Traveling with a Disabled Child

Traveling with a disabled child need not be stressful. With a bit of planning, you can have a smooth journey and both be relaxed when you arrive at your destination. Sometimes, such journeys cannot be avoided. For example, your child may need to visit a specialist in a bigger town, which may involve a flight or a long drive. However, the law has recognized the difficulties that flying disabled passengers have, and a new rule is being considered to allow them to stay in their own wheelchairs during a flight. Here are some things to consider before you travel.

What Should You Pack?

Your clothing should match the season and predicted weather. If it is cold where you are going, it helps to have packed in extra socks, warm shoes, an extra blanket, and a jacket or sweater. Check with your destination accommodation if you need to bring towels. Even if they are provided, your child may need to be bathed more frequently and you don’t want to be using wet towels. Pack a couple of towels to be sure, as well as additional underwear.

Sunscreen must have an SPF that provides the amount of protection your child needs. Pack the toiletries you will need. Prepare any medication your child takes for travelling. For more specific information on different types of disabilities and options for travel, visit this government site.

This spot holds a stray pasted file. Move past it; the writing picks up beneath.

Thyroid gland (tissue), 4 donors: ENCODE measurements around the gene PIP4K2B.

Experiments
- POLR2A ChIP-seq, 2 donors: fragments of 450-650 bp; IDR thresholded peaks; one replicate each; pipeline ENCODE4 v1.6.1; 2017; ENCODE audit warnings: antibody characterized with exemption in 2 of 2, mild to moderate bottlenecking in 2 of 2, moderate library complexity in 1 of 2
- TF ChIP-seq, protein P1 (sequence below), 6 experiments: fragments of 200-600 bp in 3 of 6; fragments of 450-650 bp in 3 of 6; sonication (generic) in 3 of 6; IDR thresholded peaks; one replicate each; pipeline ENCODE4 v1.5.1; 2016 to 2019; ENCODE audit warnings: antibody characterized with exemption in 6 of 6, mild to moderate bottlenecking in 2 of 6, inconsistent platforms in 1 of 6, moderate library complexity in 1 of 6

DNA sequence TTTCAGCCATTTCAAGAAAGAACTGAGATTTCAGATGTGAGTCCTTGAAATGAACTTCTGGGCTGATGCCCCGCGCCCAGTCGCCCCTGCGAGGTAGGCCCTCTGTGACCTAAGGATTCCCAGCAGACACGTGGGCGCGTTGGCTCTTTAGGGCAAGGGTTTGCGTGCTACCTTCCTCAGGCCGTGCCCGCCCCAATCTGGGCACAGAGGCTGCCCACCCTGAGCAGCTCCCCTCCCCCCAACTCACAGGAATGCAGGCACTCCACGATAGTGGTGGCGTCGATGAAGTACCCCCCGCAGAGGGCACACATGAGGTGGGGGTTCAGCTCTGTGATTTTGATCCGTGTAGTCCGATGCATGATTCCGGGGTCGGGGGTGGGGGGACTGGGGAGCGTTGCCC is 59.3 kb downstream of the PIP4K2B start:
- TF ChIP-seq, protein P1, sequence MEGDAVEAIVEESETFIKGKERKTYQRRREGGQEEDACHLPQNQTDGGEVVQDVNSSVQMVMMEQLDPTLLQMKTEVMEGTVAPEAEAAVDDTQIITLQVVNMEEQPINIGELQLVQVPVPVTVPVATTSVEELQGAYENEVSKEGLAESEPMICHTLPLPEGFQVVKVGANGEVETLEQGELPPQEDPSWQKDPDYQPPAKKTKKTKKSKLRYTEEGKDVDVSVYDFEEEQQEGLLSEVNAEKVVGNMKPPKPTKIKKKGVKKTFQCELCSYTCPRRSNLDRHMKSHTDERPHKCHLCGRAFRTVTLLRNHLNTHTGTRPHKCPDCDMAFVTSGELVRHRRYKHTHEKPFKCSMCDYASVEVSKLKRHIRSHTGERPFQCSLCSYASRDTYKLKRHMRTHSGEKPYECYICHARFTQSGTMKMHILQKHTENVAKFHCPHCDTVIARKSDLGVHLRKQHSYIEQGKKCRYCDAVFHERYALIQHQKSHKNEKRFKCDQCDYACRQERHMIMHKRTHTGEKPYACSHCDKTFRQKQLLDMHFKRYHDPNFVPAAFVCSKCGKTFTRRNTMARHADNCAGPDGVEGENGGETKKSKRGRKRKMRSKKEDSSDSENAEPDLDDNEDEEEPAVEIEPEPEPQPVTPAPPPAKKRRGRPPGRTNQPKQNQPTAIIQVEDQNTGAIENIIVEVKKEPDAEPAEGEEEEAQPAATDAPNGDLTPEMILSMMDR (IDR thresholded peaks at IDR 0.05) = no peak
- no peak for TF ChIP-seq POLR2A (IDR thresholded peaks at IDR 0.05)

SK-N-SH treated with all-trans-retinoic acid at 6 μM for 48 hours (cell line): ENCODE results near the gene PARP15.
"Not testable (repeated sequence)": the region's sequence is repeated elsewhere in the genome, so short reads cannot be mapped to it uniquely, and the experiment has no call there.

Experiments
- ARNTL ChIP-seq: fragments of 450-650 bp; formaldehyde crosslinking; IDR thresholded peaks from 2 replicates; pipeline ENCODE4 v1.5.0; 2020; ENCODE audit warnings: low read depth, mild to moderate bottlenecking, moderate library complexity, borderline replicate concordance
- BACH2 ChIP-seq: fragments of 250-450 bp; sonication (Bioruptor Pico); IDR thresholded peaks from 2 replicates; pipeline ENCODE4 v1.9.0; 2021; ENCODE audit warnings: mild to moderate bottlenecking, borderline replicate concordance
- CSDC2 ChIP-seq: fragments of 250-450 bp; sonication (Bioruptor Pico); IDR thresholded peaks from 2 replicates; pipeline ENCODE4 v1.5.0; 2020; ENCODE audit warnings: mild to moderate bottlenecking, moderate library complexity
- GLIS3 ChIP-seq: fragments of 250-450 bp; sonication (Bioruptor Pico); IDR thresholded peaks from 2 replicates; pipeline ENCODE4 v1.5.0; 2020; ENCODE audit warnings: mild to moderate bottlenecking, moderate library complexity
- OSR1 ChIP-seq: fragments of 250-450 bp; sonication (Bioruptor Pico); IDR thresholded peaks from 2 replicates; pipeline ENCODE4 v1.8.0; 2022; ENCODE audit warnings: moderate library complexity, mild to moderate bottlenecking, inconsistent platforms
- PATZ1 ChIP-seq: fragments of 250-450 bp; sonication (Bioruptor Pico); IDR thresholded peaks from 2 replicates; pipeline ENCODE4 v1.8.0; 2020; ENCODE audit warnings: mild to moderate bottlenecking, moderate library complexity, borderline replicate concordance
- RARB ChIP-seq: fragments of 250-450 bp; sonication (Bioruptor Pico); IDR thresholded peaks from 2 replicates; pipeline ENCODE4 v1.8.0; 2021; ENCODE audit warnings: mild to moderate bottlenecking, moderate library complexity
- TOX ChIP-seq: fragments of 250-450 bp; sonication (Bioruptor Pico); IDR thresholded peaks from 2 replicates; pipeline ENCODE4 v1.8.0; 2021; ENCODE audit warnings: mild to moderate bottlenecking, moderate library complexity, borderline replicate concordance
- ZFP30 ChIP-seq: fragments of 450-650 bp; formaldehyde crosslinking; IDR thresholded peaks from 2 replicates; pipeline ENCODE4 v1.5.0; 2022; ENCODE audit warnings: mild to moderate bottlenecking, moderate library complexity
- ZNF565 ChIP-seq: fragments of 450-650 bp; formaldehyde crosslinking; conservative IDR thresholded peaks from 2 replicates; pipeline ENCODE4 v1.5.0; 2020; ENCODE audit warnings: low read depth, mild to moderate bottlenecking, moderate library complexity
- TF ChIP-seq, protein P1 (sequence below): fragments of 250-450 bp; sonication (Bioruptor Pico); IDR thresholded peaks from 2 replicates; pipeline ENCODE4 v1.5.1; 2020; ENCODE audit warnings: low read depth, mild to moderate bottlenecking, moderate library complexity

Flying to Your Destination

Weigh up the costs, time, and convenience of driving or flying. With a disabled child in tow, you will have your work cut out for you. So, if the two options will take roughly the same time, which one is more amenable and less stressful for you? Remember that when you prepare to leave for a drive or flight and when you reach your destination, you will still have many different things to do before you can rest, made more difficult because of your child’s special needs. Factor in the arriving and departure ordeals of airports when evaluating which is best.

If you choose to fly, make it even easier on yourself by contacting non-emergency medical air transport for assistance. They can manage all the logistics of transporting your child from their bed at home to their bed at the destination. Staff members are fully qualified to take care of any disabled person and attend to all their medical and personal needs on a flight.

Driving to Your Destination

When driving with your disabled child, the vehicle needs to be suitably outfitted. The exact solutions depend on your child’s medical condition. You might have to look for a car seat for older children, which can be found if you know where to look. Some children will need a car seat to be adapted. This should always be paired with a seatbelt. A safety harness and suitable restraint should be provided as indicated. You may be able to seat your child in the front passenger seat, in which case, you must fasten their seatbelt to comply with the law and to avoid being fined, or worse.

Your comfort and safety, and that of your child, are your primary considerations.